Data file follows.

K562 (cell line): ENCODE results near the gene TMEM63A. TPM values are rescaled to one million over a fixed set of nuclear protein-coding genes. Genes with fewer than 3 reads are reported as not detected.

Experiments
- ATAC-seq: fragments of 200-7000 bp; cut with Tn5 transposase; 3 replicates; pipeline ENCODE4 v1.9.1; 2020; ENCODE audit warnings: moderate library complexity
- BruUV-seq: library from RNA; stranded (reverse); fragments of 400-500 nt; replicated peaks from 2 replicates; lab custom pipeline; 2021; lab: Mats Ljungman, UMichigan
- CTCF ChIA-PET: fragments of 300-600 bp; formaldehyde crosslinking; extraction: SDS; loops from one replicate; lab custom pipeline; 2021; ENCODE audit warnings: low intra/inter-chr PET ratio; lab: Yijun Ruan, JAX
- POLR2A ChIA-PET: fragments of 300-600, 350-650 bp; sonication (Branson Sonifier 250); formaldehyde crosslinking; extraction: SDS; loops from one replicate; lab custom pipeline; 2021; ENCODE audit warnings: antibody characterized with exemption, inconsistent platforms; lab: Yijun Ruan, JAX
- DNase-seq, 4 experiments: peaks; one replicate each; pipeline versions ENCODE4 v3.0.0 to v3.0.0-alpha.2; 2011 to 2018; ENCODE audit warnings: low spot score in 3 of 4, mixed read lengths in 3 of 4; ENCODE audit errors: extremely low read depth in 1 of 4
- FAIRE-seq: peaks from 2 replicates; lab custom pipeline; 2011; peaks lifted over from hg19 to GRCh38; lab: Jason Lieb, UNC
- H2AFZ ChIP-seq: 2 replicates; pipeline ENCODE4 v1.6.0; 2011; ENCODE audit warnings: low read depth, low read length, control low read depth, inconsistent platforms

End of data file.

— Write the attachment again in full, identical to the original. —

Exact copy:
K562 (cell line): ENCODE results near the gene TMEM63A. TPM values are rescaled to one million over a fixed set of nuclear protein-coding genes. Genes with fewer than 3 reads are reported as not detected.

Experiments
- ATAC-seq: fragments of 200-7000 bp; cut with Tn5 transposase; 3 replicates; pipeline ENCODE4 v1.9.1; 2020; ENCODE audit warnings: moderate library complexity
- BruUV-seq: library from RNA; stranded (reverse); fragments of 400-500 nt; replicated peaks from 2 replicates; lab custom pipeline; 2021; lab: Mats Ljungman, UMichigan
- CTCF ChIA-PET: fragments of 300-600 bp; formaldehyde crosslinking; extraction: SDS; loops from one replicate; lab custom pipeline; 2021; ENCODE audit warnings: low intra/inter-chr PET ratio; lab: Yijun Ruan, JAX
- POLR2A ChIA-PET: fragments of 300-600, 350-650 bp; sonication (Branson Sonifier 250); formaldehyde crosslinking; extraction: SDS; loops from one replicate; lab custom pipeline; 2021; ENCODE audit warnings: antibody characterized with exemption, inconsistent platforms; lab: Yijun Ruan, JAX
- DNase-seq, 4 experiments: peaks; one replicate each; pipeline versions ENCODE4 v3.0.0 to v3.0.0-alpha.2; 2011 to 2018; ENCODE audit warnings: low spot score in 3 of 4, mixed read lengths in 3 of 4; ENCODE audit errors: extremely low read depth in 1 of 4
- FAIRE-seq: peaks from 2 replicates; lab custom pipeline; 2011; peaks lifted over from hg19 to GRCh38; lab: Jason Lieb, UNC
- H2AFZ ChIP-seq: 2 replicates; pipeline ENCODE4 v1.6.0; 2011; ENCODE audit warnings: low read depth, low read length, control low read depth, inconsistent platforms